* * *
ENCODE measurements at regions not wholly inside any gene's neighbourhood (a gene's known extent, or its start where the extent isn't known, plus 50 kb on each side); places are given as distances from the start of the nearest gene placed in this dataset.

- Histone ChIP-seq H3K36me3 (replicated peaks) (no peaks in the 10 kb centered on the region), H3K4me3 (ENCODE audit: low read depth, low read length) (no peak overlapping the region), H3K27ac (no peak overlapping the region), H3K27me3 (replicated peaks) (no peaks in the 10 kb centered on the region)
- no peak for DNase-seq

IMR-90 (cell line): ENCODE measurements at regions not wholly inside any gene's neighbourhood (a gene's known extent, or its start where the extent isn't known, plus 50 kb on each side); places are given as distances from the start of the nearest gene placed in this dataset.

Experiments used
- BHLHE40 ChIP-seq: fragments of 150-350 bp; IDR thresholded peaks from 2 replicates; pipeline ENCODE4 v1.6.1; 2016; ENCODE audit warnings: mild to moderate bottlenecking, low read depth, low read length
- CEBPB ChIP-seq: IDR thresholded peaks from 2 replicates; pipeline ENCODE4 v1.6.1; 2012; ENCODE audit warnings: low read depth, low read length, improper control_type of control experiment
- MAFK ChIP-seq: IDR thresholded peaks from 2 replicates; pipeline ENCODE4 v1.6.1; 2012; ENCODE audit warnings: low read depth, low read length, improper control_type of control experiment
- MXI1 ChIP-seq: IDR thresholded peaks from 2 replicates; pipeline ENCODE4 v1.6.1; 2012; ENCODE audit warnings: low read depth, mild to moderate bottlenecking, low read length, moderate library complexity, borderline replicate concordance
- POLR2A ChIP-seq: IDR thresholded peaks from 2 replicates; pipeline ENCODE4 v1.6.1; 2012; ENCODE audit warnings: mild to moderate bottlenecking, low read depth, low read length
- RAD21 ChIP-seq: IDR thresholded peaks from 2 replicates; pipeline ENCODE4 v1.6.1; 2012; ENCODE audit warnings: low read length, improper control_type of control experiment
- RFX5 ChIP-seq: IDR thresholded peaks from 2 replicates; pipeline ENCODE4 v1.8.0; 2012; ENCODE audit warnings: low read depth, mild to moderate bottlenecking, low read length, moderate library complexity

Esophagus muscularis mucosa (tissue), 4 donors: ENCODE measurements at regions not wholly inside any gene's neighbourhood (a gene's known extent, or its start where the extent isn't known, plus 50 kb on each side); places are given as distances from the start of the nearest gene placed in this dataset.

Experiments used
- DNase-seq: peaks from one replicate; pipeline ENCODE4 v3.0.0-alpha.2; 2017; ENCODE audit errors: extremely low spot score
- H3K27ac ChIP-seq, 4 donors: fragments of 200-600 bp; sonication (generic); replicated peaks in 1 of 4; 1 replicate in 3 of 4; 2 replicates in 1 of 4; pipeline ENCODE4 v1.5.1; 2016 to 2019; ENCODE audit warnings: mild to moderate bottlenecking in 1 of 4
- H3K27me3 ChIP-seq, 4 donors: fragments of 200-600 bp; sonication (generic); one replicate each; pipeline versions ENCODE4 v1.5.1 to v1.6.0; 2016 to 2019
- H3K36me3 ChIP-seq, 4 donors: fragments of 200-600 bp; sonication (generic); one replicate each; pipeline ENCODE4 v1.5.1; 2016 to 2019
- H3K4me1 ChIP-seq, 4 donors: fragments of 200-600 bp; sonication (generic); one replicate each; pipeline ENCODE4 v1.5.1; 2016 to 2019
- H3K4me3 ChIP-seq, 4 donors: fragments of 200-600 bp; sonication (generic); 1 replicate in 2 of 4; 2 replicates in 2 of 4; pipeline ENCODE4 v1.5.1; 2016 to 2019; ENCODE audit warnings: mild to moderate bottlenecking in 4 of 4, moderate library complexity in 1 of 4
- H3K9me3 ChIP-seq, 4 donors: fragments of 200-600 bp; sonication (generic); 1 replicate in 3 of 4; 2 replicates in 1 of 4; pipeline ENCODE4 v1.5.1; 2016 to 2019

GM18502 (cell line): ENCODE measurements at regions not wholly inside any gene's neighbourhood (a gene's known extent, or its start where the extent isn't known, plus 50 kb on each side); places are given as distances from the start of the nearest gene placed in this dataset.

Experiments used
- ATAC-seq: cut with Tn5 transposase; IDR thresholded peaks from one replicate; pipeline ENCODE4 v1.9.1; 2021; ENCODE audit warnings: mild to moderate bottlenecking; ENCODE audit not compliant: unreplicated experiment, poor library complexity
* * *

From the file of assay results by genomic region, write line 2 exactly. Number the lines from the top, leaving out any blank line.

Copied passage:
- Histone ChIP-seq H3K36me3 (replicated peaks) (no peaks in the 10 kb centered on the region), H3K4me3 (ENCODE audit: low read depth, low read length) (no peak overlapping the region), H3K27ac (no peak overlapping the region), H3K27me3 (replicated peaks) (no peaks in the 10 kb centered on the region)